I'm 7DPIUI, but maybe only 6 DPO based on my temp rise. Hmmmm. Wow, this 2 week wait is flying by! No symptoms whatsoever to report... but I wouldn't expect them yet. My temps look nice, but they always do at this point in the 2ww. And I'm not using progesterone, so I'm not dealing with the vaginal irritation that plagued me for the last 2 months.
Today was a huge day for me, career-wise. I did an all-day interview at my current workplace. I will be completing Hematology/Oncology fellowship at the end of June, and I'd like to join the breast oncology program as a junior faculty member.
I know that not everyone is familiar with the terms hematology and oncology, so here's a brief explanation:
Hematology is the study of blood disorders. This may include benign conditions like anemia (iron deficiency, sickle cell, thalassemia, etc), bleeding disorders (hemophilia, von Willebrand disease, etc), clotting disorders; as well as malignant conditions such as leukemias, lymphomas, Hodgkin's disease, myelodysplastic syndrome, aplastic anemia, etc.
Medical oncology is the treatment of cancer using chemotherapy, and when appropriate things like hormonal agents and biologic therapies. The surgical oncologists do surgery, the radiation oncologists administer radiation, and the medical oncologists administer the chemotherapy and/or hormonal/biologic therapies. We also tend to do a lot of the long term followup of cancer survivors.
My training includes a lot of time in both hematology and oncology, but I would like to focus on one specific field (breast oncology) and develop an expertise in that area. The opportunity for focus on one subtype or group of cancer is one of the advantages of staying in an academic center.
For this one position, I had one interview on Friday, and seven more interviews today (what a whirlwind!), followed by dinner. I was a little nervous about it. I personally knew most of the people who were going to be interviewing me, but I don't know all of them well, and I wasn't sure how it would go. I was expecting difficult, pointed questions with themes like, "why should we hire you as opposed to so-and-so who has twenty years of experience?" and "how are you going to benefit our institution?", etc, but really everyone just chatted with me. In some of the conversations, it felt like they were already kinda assuming that I will be joining them in July, so it was a great feeling. Wow!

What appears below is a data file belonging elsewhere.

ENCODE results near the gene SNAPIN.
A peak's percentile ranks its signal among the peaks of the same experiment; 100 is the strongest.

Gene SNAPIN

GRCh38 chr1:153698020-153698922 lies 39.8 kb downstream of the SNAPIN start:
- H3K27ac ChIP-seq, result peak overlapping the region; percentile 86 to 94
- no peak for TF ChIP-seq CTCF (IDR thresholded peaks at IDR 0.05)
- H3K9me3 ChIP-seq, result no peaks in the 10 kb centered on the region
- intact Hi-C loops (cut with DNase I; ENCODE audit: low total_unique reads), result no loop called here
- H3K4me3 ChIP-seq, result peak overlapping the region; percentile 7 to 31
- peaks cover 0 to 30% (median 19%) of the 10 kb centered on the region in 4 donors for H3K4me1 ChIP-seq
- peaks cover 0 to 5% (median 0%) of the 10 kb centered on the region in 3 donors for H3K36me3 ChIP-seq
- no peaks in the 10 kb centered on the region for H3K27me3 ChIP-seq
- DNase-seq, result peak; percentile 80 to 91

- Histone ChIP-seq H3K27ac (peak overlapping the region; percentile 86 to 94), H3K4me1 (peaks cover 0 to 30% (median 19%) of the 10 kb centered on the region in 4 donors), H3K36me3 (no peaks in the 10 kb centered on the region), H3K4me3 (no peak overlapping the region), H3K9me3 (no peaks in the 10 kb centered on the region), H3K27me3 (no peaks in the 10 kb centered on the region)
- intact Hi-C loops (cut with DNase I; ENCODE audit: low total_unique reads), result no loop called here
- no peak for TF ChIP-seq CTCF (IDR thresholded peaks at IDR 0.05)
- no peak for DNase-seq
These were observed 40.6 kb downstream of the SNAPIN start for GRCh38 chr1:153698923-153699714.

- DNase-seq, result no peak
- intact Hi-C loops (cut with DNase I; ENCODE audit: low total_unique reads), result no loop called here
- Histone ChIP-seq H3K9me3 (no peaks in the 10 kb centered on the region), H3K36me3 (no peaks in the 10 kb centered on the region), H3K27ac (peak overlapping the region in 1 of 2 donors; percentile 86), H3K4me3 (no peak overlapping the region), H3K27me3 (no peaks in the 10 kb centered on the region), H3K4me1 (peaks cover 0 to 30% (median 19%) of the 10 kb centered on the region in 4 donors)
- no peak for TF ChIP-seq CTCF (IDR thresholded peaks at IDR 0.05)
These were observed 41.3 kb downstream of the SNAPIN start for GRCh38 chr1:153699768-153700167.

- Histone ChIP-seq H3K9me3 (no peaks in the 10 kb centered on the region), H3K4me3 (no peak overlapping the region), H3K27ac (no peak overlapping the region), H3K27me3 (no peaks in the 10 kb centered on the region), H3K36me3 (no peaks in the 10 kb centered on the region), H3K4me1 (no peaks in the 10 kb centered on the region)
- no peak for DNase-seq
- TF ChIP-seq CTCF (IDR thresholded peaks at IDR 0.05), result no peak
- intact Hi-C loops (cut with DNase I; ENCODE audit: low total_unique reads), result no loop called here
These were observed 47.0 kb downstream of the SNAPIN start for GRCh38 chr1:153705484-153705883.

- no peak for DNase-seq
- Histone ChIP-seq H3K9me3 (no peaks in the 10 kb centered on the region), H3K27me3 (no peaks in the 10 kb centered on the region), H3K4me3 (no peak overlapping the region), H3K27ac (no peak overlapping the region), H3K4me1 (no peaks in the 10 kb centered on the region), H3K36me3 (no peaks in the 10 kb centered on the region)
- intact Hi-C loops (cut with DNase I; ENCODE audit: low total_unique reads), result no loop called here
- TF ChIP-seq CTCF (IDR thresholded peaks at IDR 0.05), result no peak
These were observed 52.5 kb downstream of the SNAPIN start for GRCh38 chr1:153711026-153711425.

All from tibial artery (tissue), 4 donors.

I don't know when I will find out "for sure" about whether I will be working with them, but hopefully it will be soon. If everything goes well, I may need to choose between an exclusive position at the university (breast cancer only, or possibly breast/GI or breast/lung), and a position in which I would split my time between there and our affiliated VA facility (where I would need to be a jack-of-all-trades hematologist/oncologist). Each scenario has certain advantages and disadvantages.
No one asked me about any plans for babies, etc. I'm sure that they can guess given my age, relative newlywed status, etc, but they really can't ask those questions during an interview anyway. Besides, most of them are women.
I was talking with our fellowship program director yesterday (pre-interview) and she made me close her office door so that no one would hear, and she whispered, "I know you're planning to have a baby pretty soon..." I had hinted to her about this a few months back. Luckily I do trust her not to use this information against me in the hiring process. She brought it up yesterday in the context of wanting to "protect me" from being stretched too thin when my "real job" starts.
Now that this big interview is over with, I guess I'll be able to start obsessing about symptoms (or lack thereof) now!